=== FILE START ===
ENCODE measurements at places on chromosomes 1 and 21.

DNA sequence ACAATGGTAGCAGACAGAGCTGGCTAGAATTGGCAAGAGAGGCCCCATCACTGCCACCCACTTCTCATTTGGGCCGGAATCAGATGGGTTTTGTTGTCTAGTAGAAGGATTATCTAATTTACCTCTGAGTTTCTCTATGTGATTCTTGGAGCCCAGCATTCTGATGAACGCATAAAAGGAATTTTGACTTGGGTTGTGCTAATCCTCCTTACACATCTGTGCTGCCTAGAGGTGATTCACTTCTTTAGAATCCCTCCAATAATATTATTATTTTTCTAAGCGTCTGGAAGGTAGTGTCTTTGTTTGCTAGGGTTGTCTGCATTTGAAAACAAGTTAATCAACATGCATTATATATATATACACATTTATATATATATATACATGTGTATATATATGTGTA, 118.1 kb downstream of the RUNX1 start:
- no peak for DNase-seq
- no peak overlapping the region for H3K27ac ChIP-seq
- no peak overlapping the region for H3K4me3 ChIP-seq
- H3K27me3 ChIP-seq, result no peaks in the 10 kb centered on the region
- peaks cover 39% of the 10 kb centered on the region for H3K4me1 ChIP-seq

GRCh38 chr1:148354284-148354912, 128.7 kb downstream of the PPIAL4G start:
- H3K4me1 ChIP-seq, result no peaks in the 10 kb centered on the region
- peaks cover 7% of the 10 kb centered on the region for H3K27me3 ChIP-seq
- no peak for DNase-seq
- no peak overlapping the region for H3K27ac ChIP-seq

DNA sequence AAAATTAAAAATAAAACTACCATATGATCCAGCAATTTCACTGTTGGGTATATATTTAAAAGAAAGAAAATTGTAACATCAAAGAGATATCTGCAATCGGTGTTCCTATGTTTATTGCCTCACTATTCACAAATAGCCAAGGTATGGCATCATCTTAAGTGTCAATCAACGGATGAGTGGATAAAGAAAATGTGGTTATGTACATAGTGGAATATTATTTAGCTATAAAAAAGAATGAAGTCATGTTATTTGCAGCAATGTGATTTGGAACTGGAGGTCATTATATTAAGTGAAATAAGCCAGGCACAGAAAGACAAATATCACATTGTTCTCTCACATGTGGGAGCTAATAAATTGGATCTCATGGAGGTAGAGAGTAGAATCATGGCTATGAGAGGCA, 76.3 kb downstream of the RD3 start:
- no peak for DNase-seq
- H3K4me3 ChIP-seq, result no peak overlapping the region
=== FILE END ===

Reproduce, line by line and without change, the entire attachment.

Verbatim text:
ENCODE measurements at places on chromosomes 1 and 21.

DNA sequence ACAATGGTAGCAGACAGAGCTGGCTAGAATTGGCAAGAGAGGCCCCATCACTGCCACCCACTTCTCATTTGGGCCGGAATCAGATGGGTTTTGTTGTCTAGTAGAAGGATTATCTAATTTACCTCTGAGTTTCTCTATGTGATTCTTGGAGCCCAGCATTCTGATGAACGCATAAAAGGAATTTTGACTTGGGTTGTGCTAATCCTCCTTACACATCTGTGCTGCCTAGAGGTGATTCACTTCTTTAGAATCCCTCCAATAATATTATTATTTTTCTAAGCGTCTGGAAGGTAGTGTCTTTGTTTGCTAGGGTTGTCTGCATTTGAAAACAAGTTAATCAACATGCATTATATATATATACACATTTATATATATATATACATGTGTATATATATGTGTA, 118.1 kb downstream of the RUNX1 start:
- no peak for DNase-seq
- no peak overlapping the region for H3K27ac ChIP-seq
- no peak overlapping the region for H3K4me3 ChIP-seq
- H3K27me3 ChIP-seq, result no peaks in the 10 kb centered on the region
- peaks cover 39% of the 10 kb centered on the region for H3K4me1 ChIP-seq

GRCh38 chr1:148354284-148354912, 128.7 kb downstream of the PPIAL4G start:
- H3K4me1 ChIP-seq, result no peaks in the 10 kb centered on the region
- peaks cover 7% of the 10 kb centered on the region for H3K27me3 ChIP-seq
- no peak for DNase-seq
- no peak overlapping the region for H3K27ac ChIP-seq

DNA sequence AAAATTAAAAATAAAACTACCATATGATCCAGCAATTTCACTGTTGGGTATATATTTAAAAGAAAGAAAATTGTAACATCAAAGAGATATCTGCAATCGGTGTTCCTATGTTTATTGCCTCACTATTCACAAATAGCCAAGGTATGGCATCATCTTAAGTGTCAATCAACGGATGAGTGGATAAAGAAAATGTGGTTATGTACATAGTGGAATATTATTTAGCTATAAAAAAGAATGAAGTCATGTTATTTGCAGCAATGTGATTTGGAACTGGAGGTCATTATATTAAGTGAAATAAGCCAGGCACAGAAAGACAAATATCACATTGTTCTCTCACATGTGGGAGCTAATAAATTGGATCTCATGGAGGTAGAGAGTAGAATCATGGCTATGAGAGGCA, 76.3 kb downstream of the RD3 start:
- no peak for DNase-seq
- H3K4me3 ChIP-seq, result no peak overlapping the region